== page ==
Trodelvy won its first indication in metastatic triple-negative breast cancer back in 2020, and has since added urothelial cancer to the list. HR-positive HER2-negative breast cancer accounts for roughly 70% of new breast cancer cases worldwide per year, according to senior VP of oncology clinical development Bill Grossman, and many patients develop resistance to endocrine-based therapies or worsen on chemotherapy.

Sen. Ron Wyden (D-OR) (Francis Chung/E&E News/Politico via AP Images)

In­fla­tion re­bates in­com­ing: Wyden calls on CMS to move quick­ly as No­var­tis CEO pledges re­ver­sal

Senate Finance Chair Ron Wyden (D-OR) this week sent a letter to the head of the Centers for Medicare & Medicaid Services seeking an update on how and when new inflation-linked rebates will take effect for drugs that see major price spikes.

The newly signed Inflation Reduction Act requires manufacturers to pay a rebate to Medicare when they increase drug prices faster than the rate of inflation.

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John Roberts, exiting Vyant Bio CEO

Neu­rode­gen­er­a­tive biotech Vyant warns of po­ten­tial wind-down

The CEO and chief scientific officer of Vyant Bio are out the door as the little-known but publicly-listed neurodegenerative biotech searches for an exit or, if all else fails, a wind-down.

The soul-searching bookends a winding journey for the biotech, which rebranded and transitioned from diagnostics company Cancer Genetics in 2021 after a merger with StemoniX. That came after a failed merger attempt with NovellusDx (now Fore Biotherapeutics) in 2018. In the last few years, units have been sold off and the stock price $VYNT has plummeted from the $30 range to penny stock territory.

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Raymond Stevens, Structure Therapeutics CEO

Be­hind Fri­day's $161M IPO: A star sci­en­tist, GPCR drug dis­cov­ery and a plan to chal­lenge phar­ma in di­a­betes

What does it take to pull off a $161 million biotech IPO these days?

In Structure Therapeutics’ case, it means having a star scientist co-founder paired with the computational drug discovery company Schrödinger, $198 million in private funding from blue-chip investors, almost six years of research work on G protein-coupled receptors and a slate of oral, small-molecule drugs, with an eye on the huge and growing diabetes and weight-loss market.

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Medicago's vaccine greenhouse (Medicago via YouTube)

Cana­di­an plant-based vac­cine de­vel­op­er Med­ica­go shut­ters months af­ter lay­offs

Plant-based Covid-19 vaccine developer Medicago shut down this week with little fanfare. And its two subsidiaries, Medicago R&D and Medicago USA, are also closing their doors, according to a company news release.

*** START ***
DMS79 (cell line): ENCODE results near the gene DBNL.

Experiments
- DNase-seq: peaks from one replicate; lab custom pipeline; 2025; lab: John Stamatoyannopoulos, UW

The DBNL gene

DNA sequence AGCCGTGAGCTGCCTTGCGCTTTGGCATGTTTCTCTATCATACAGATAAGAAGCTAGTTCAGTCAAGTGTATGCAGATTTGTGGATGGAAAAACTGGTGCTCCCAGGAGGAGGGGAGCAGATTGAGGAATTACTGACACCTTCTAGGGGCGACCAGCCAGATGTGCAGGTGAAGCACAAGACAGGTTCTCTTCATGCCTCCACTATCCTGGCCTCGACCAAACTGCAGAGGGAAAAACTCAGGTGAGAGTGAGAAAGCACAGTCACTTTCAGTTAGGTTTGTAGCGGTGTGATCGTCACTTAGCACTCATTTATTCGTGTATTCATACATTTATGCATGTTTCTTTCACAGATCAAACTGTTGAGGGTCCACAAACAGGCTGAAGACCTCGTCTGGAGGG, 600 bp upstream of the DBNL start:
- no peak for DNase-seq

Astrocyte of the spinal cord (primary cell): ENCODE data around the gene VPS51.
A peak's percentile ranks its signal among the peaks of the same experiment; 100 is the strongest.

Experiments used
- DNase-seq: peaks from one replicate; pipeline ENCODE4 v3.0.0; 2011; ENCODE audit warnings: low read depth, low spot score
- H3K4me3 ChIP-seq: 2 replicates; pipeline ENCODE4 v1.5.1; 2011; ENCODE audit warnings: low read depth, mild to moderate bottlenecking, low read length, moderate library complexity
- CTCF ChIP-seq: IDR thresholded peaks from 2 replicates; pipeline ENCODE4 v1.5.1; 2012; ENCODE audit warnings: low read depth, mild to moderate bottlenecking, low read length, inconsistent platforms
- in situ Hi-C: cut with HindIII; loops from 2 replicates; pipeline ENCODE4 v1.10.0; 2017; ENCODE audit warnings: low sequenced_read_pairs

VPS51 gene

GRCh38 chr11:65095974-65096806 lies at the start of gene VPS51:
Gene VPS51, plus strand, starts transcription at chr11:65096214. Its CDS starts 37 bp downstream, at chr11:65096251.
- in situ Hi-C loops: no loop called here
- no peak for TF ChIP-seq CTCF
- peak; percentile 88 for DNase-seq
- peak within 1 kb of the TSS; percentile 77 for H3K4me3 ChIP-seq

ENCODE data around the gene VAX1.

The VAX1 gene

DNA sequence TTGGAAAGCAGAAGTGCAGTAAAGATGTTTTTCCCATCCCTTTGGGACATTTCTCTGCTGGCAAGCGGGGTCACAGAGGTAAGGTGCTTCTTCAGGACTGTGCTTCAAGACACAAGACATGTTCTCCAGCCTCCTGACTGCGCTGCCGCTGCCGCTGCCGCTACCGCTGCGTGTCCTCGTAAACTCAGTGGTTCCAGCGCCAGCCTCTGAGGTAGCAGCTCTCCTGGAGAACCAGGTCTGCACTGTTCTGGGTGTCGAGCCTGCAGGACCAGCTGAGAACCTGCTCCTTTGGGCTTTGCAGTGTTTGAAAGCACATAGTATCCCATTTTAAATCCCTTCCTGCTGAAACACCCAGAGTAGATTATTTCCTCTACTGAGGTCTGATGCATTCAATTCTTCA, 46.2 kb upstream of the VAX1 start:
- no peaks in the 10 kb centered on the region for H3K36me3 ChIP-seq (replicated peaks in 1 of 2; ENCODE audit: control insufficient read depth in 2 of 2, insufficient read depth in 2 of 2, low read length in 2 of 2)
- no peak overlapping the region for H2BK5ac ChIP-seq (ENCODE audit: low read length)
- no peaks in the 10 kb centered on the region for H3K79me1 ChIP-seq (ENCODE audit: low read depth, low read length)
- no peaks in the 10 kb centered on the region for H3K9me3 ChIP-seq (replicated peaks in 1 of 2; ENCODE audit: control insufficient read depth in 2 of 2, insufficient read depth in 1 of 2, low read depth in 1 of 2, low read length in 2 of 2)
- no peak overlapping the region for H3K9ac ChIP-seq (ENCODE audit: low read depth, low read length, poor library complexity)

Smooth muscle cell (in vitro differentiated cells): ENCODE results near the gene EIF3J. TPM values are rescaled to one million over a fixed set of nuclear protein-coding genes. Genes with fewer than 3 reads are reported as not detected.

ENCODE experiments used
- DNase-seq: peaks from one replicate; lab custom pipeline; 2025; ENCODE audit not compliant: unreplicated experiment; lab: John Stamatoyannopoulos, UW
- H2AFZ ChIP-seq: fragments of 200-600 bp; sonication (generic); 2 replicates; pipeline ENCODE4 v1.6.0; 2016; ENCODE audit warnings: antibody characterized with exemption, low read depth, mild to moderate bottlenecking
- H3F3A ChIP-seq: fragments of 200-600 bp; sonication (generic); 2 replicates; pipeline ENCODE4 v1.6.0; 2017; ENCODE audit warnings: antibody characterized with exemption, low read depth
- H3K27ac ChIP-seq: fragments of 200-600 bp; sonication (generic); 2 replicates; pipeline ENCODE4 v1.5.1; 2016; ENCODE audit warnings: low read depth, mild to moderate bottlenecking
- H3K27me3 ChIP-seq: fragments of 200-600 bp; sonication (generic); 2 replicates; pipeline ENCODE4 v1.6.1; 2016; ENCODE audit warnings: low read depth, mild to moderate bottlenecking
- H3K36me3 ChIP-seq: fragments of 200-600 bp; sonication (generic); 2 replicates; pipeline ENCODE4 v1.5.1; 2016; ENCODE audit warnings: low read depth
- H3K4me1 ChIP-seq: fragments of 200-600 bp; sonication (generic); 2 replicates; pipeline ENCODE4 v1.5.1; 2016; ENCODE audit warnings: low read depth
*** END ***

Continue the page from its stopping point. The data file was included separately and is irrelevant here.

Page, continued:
The lone shareholder left standing, Japan-based Mitsubishi Chemical Group, “has determined not to make further investments in Medicago and to proceed with an orderly wind-up of its business and operations in Canada and in the United States.”

Af­ter 13 years, Ramy Mah­moud steps in­to CEO seat at Opti­nose; Ru­pert Vessey set to ex­it Bris­tol My­ers in Ju­ly

After 13 years as president and COO at Optinose, Ramy Mahmoud has stepped into a new role as its CEO. He is taking the place of Peter Miller, who stepped down earlier this week, though Miller is still staying with the company as a consultant.

In 2010, the two business partners joined Optinose to take it in a new direction, transforming it from a delivery platform to product company. They previously worked together at Johnson & Johnson, when Miller was president at Janssen and Mahmoud headed medical affairs. Miller said after he learned about Optinose, “I did what I always do, which is find people smarter than me to talk with about the idea. And the first person I called was Ramy … and I said, ‘Hey, Ramy, what do you think of this technology?’”

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Ma­gen­ta halts stem cell work and may sell it­self fol­low­ing pa­tient death, clin­i­cal hold

Magenta Therapeutics said it is halting work on its stem cell transplant drug pipeline and may sell itself, a week after the company reported the death of a patient in an early stage trial of its antibody-drug conjugate.

The Cambridge, MA-based company said it will conduct a “review of strategic alternatives,” and that could include an “acquisition, merger, business combination, or other transaction.”

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Simba Gill, Evelo Biosciences CEO

Sim­ba Gill stay­ing on at Evelo to weath­er lay­offs and a PhII fail

Simba Gill will be staying put as CEO of Evelo Biosciences for now.

Gill announced last year that he would be leaving the head position at Evelo to take on the role of executive partner at Flagship Pioneering. He was aiming to stay on until a successor was selected, but there’s a new course of action in the wake of a Phase II miss and a reduced headcount.

“I want to emphasize that I remain personally committed to Evelo and staying on to lead the organization. I continue to believe that Evelo is a remarkable opportunity in terms of the science, the platform, the type of products that we’re able to produce, and most importantly, the potential of millions of patients suffering from all stages of inflammatory disease,” Gill said on a conference call.